Briefly noted

The Archaeology of Faith by Louis Cameli (Ave Maria, £10.99). Subtitled A Personal Exploration of How We Come to Believe, this book explores the author’s own family history and how the faith has been passed down through the generations in his native Italy. Fr Cameli’s purpose is to show readers how their own faith comes to be formed and how it is transmitted through the community of the Church. Moving from his own ancestral story, the author provides a thoughtful introduction to the way faith develops, using significant passages from Scripture as his reference point. This is an original and accessible approach.

The God Book by Michael Arnheim (Imprint Academic, £14.95). Described as “a whole new take on atheism and religion”, this book presents the case for Deism. As Arnheim points out, unlike conventional religions which are based on belief in a personal God, “Deism believes in an impersonal God who does not get involved in the day-to-day affairs of the world”. It is an interesting perspective – but the alleged tolerance of Deism will not appeal to those of the Christian faith who believe in a loving personal God and in his birth, death and resurrection.

St Teresa and the Our Father by Aloysius Rego OCD (Teresian Press, £6). The author, an Australian Carmelite friar, has written an excellent interpretative book on St Teresa of Avila’s classic commentary on the Lord’s Prayer, which she includes in The Way of Perfection. He thus makes the saint’s thoughts accessible to a new generation, emphasising that although Teresa was writing for her Carmelite nuns, her meditations speak to anyone open to her unique spiritual insights. Each section of the Our Father is considered in turn. Particularly useful are the trenchant observations on the petition “Lead us not into temptation”.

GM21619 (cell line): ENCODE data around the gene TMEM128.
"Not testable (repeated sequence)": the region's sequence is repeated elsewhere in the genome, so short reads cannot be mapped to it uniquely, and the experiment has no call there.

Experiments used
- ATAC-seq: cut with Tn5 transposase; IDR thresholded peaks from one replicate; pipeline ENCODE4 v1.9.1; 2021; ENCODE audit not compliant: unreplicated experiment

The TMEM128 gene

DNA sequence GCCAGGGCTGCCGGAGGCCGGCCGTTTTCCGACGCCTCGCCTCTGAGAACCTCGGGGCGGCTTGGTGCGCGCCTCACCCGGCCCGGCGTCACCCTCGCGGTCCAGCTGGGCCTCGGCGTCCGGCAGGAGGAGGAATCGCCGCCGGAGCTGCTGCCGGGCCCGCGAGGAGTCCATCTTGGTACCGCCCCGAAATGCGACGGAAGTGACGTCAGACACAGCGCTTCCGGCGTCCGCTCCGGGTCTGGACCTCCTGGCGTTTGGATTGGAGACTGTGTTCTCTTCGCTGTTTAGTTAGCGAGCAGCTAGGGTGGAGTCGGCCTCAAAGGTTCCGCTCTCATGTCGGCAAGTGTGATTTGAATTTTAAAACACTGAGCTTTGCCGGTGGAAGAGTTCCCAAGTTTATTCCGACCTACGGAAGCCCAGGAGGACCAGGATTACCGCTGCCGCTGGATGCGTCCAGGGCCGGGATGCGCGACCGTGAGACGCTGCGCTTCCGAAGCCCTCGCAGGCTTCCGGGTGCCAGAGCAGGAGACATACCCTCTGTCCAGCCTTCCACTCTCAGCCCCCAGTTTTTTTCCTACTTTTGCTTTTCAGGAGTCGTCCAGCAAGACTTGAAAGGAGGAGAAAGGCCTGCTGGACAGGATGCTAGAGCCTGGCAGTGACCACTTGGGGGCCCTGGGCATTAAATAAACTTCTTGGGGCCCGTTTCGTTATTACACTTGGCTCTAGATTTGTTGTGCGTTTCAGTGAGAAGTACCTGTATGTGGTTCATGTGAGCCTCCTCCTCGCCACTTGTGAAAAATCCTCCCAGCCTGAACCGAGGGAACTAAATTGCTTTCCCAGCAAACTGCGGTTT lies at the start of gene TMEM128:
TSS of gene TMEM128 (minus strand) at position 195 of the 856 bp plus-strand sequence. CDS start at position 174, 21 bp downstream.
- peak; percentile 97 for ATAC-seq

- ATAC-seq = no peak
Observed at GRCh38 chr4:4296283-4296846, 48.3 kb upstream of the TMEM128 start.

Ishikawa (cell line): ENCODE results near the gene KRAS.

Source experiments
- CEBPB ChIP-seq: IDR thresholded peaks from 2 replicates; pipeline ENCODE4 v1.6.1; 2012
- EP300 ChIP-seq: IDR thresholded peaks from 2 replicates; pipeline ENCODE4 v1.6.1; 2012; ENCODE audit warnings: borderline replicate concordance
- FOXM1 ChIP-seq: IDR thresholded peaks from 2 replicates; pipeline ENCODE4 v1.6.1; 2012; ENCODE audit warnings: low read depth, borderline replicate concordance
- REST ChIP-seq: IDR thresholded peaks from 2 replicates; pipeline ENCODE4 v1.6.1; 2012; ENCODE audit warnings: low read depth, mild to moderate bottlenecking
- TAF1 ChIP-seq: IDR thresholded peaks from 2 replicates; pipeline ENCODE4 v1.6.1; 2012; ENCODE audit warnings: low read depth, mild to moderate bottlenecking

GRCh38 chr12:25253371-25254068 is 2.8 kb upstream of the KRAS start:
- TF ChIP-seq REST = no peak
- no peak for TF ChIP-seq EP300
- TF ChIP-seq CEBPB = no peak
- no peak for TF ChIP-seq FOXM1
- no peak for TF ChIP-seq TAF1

Inventing Socrates by Miles Hollingworth (Bloomsbury, £20). Readers may worry that a book “ostensibly on Pre-Socratic philosophy” will have rather narrow horizons. Fear not. This is, for sure, the story of how Socrates was “invented”, but it is also a bold assessment of a host of hackneyed Western intellectual assumptions. Hollingworth redefines the whole narrative of ancient Greek philosophy, making us wonder if worshipping reason, while an honourable intention, is always the wisest idea, and by reminding us of the soul it suggests that “no human being can at heart want to be a calculating machine”.

Make Me by Lee Child (Bantam, £20). A Lee Child book is sold somewhere in the world every four seconds. That’s a lot of books. Make Me, the 20th Jack Reacher thriller, shows exactly why Child is so successful. Reacher is like Sherlock Holmes for the 21st century crossed with a Western hero. He rides into town and saves the locals from evil men and bullies. He uses his sharp sense of logical deduction to right wrongs. It’s a classic mythic structure and Make Me, set in a spooky Midwest and full of tight, snappy sentences, shows Child to be the modern-day poet of the prairies.